Bethany Currie appointed new magistrate judge

Currie

Currie

Marshalltown attorney Bethany Currie of Peglow, O’Hare and See, PLC., is Marshall County’s newest, and third magistrate judge.

She has been a general practice attorney about 11 years.

Currie previously clerked two years for a federal judge.

She was sworn in at the courthouse by Marshall County District Court Judge James Ellefson last month and will begin duties Aug. 1.

“I am excited,” she said.

Currie was selected over other applicants by a Magistrate Appointing Commission.

A judge, two lawyers and three lay persons made up the commission.

“I have been seeking judicial appointments for several years,” said Currie, in explaining her motivation to seek the post. “I had applied for various district associate positions.”

A magistrate handles all initial appearances for those accused of a crime that must see a judge, Currie said, and rules on mental health and substance abuse committal cases. There are rulings on small claims and forcible detainer actions and traffic tickets.

Previously, Marshall County District Court Judge Kim Riley supervised initial appearances, but will no longer since Currie’s appointment.

She joins colleague Kevin O’Hare and attorney Barry Kaplan, both of Marshalltown.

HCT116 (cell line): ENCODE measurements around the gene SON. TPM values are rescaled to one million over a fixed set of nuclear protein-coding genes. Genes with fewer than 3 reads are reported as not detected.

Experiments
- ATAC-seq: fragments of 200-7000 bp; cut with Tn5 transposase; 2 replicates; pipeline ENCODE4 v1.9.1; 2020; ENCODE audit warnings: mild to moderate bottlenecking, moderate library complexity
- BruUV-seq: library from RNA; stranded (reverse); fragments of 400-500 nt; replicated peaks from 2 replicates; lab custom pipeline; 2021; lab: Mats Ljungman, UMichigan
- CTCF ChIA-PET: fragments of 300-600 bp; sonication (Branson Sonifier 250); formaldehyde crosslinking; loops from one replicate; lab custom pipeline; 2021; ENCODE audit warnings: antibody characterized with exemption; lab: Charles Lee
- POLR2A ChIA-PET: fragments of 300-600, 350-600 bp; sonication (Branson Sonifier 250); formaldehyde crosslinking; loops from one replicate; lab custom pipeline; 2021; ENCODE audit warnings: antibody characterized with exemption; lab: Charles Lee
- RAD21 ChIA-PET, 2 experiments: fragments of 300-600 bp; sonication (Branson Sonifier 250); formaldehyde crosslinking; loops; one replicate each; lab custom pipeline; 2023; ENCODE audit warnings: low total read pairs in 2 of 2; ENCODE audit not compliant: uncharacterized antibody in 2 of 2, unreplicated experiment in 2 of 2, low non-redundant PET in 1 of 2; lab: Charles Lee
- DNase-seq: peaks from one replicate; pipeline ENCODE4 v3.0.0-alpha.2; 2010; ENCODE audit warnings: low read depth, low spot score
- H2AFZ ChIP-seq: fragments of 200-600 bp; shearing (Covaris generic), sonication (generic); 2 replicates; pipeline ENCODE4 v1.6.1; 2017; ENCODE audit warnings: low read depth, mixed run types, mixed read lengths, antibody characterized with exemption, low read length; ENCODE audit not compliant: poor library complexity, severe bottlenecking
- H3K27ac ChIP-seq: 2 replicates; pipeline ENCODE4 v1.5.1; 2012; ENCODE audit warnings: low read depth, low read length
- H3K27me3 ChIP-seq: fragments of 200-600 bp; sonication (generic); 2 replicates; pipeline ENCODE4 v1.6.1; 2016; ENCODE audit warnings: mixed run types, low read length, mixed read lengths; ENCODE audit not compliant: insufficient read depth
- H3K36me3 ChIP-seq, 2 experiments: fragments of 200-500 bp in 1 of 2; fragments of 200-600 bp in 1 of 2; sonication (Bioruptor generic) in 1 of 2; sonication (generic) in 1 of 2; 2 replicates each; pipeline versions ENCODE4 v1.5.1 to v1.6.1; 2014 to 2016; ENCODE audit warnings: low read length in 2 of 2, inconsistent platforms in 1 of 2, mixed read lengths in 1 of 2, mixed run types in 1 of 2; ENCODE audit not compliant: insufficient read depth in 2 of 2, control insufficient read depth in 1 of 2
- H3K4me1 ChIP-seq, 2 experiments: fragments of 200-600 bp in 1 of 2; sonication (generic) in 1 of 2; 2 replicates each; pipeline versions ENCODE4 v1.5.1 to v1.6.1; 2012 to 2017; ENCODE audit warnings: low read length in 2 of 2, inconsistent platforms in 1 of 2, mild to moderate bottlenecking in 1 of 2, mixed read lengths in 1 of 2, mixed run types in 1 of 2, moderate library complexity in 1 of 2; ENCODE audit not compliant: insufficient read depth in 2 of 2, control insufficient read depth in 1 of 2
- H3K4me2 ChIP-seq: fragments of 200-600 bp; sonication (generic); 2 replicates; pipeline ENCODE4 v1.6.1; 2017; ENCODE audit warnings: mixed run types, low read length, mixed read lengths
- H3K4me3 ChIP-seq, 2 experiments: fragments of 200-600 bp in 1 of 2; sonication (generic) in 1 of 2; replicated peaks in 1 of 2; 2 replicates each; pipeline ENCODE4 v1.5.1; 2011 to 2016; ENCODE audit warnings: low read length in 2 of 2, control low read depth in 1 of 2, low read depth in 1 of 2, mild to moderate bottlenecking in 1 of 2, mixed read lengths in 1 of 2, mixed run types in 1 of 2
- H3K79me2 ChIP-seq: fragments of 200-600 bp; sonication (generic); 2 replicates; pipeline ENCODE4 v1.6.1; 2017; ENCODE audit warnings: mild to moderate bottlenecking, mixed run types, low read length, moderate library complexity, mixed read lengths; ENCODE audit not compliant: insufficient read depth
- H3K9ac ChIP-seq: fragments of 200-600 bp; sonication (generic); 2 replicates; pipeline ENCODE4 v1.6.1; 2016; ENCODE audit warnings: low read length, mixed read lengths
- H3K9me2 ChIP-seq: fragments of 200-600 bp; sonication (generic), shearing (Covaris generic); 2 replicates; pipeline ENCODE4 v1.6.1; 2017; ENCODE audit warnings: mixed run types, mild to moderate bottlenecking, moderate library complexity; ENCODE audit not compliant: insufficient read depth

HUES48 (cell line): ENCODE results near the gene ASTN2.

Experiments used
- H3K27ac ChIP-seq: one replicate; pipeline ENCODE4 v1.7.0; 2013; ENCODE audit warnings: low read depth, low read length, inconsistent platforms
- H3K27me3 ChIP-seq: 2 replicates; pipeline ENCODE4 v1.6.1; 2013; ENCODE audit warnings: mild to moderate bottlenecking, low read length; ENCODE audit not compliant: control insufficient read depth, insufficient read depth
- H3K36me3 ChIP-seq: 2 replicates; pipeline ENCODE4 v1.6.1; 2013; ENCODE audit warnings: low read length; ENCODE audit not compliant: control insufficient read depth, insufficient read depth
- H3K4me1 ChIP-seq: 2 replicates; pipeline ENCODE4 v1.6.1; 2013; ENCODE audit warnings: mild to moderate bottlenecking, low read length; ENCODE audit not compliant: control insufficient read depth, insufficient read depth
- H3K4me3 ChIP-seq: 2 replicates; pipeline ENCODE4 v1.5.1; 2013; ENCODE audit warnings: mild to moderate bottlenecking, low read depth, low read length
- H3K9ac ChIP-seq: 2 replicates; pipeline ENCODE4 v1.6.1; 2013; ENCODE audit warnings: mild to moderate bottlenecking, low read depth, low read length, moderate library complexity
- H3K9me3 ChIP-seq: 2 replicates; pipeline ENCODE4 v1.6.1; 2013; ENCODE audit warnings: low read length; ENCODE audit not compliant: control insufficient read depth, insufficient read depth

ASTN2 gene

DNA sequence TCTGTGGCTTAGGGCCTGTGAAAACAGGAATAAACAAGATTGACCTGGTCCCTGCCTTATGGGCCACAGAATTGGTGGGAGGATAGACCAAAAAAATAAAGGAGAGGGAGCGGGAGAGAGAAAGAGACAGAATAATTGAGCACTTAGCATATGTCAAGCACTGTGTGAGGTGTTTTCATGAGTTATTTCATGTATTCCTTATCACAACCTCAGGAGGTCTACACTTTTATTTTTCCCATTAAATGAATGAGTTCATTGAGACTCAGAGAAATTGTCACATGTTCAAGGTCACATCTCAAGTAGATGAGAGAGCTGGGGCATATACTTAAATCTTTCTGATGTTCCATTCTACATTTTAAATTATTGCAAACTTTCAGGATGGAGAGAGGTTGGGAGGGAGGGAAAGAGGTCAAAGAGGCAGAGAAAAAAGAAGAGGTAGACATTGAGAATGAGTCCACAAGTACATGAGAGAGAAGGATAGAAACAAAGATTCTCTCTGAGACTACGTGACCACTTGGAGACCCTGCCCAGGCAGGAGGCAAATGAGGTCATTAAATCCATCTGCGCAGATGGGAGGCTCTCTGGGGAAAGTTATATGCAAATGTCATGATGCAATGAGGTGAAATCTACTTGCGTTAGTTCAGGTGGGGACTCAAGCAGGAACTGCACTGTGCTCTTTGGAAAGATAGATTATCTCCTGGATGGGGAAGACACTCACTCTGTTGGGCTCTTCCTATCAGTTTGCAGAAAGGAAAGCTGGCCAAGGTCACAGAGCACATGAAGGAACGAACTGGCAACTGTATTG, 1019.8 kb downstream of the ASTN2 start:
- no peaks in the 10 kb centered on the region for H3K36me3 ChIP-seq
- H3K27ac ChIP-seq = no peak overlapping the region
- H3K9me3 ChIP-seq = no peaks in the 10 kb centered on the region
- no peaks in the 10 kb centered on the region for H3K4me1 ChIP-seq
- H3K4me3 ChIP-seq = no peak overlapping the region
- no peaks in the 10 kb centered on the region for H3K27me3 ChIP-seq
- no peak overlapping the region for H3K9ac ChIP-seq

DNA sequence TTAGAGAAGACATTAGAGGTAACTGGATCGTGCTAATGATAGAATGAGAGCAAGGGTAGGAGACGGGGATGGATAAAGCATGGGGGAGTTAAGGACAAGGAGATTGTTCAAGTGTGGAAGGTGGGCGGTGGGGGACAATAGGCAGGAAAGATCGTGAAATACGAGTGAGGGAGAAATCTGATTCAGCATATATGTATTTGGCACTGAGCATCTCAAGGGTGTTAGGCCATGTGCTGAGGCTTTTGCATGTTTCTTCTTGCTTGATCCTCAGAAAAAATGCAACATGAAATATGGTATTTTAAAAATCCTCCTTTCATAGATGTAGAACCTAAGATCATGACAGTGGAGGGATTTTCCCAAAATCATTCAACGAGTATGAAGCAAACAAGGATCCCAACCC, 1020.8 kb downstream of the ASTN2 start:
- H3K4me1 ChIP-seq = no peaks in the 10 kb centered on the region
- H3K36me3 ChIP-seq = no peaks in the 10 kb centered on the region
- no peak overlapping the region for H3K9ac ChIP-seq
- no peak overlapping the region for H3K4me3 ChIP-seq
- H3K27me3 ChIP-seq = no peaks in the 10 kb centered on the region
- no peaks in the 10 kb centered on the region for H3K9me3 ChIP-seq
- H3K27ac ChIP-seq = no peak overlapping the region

“The (third magistrate) position was created as a result of an audit which revealed how busy various counties are,” Currie said. “It was determined Marshall County needed to have a third magistrate. Three counties statewide gained a magistrate, and three counties lost a magistrate. My appointment is budget and revenue neutral.”

The new magistrate is following a family tradition. Her late grandfather was a Central Illinois judge and he influenced Currie to attend law school.

She is a member of Trinity Lutheran Church, YMCA-YWCA Joint Board of Governors; YWCA Board of Governors; Iowa State Bar Association Board of Governors; and Marshall County Bar Association.

Currie is married to attorney Mike Marquess; they have two children.

“I am looking forward to helping the people of Marshall County,” she said.

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Contact Mike Donahey at 641-753-6611 or mdonahey@timesrepublican.com